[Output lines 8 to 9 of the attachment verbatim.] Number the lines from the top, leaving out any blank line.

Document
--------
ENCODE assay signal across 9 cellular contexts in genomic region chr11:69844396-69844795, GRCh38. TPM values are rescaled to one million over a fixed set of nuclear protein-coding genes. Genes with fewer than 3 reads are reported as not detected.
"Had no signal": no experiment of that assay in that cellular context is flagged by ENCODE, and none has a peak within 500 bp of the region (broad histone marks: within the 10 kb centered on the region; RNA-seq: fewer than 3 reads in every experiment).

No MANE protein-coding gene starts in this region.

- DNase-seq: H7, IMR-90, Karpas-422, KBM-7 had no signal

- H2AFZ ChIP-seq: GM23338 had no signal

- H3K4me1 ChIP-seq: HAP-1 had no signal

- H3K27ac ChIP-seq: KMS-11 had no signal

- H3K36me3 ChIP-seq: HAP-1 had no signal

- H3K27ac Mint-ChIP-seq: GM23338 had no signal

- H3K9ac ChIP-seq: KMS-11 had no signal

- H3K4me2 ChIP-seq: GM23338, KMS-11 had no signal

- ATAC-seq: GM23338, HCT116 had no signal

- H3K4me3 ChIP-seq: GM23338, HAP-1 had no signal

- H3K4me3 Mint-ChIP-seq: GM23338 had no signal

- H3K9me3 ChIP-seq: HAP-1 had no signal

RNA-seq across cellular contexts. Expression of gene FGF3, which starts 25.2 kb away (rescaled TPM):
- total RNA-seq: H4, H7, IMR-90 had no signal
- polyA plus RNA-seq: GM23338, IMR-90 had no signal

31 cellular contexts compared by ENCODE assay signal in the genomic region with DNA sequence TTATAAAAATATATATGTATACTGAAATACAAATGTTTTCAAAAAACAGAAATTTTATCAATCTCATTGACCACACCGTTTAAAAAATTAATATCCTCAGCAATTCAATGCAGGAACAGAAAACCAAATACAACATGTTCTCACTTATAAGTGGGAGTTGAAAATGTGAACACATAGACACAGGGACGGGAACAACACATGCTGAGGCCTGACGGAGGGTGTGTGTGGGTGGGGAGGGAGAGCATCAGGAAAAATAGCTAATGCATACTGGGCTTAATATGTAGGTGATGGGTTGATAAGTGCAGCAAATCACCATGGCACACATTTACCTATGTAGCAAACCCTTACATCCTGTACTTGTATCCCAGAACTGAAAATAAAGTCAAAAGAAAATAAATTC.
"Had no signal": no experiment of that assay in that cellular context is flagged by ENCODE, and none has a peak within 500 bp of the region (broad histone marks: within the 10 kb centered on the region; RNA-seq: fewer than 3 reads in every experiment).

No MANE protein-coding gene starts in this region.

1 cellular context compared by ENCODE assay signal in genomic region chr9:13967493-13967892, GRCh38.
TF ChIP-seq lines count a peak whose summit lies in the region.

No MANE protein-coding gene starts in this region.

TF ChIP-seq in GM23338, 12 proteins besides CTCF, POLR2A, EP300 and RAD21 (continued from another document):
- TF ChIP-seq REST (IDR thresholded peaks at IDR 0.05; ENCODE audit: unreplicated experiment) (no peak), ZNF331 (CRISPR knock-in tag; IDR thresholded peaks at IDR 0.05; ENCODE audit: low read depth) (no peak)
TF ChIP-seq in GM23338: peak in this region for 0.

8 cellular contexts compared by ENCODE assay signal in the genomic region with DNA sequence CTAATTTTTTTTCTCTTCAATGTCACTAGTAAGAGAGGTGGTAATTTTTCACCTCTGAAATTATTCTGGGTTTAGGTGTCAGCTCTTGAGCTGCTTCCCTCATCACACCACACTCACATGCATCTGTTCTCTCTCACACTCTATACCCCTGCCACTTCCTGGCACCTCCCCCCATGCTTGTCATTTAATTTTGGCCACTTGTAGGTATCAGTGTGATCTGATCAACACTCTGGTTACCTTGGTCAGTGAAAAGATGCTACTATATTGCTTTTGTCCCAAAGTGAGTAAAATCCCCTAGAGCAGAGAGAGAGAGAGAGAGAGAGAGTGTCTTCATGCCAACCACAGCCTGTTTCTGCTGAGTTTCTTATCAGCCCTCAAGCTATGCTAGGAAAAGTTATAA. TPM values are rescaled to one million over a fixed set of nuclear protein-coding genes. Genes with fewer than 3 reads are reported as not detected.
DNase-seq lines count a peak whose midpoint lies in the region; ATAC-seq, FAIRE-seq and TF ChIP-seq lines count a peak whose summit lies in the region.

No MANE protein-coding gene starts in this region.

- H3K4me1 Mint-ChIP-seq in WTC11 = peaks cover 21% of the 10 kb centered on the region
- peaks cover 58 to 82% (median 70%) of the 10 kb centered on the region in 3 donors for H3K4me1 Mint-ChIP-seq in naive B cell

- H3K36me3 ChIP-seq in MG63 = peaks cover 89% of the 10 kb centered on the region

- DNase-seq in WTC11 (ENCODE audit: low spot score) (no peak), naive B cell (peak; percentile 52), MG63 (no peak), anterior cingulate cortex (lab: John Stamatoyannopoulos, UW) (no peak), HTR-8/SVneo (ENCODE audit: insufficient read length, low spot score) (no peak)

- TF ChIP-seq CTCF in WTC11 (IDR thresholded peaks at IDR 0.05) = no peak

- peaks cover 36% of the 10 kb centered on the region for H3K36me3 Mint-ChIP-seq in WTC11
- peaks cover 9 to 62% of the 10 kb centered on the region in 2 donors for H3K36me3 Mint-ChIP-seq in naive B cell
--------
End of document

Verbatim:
- H3K36me3 ChIP-seq: HAP-1 had no signal

- H3K27ac Mint-ChIP-seq: GM23338 had no signal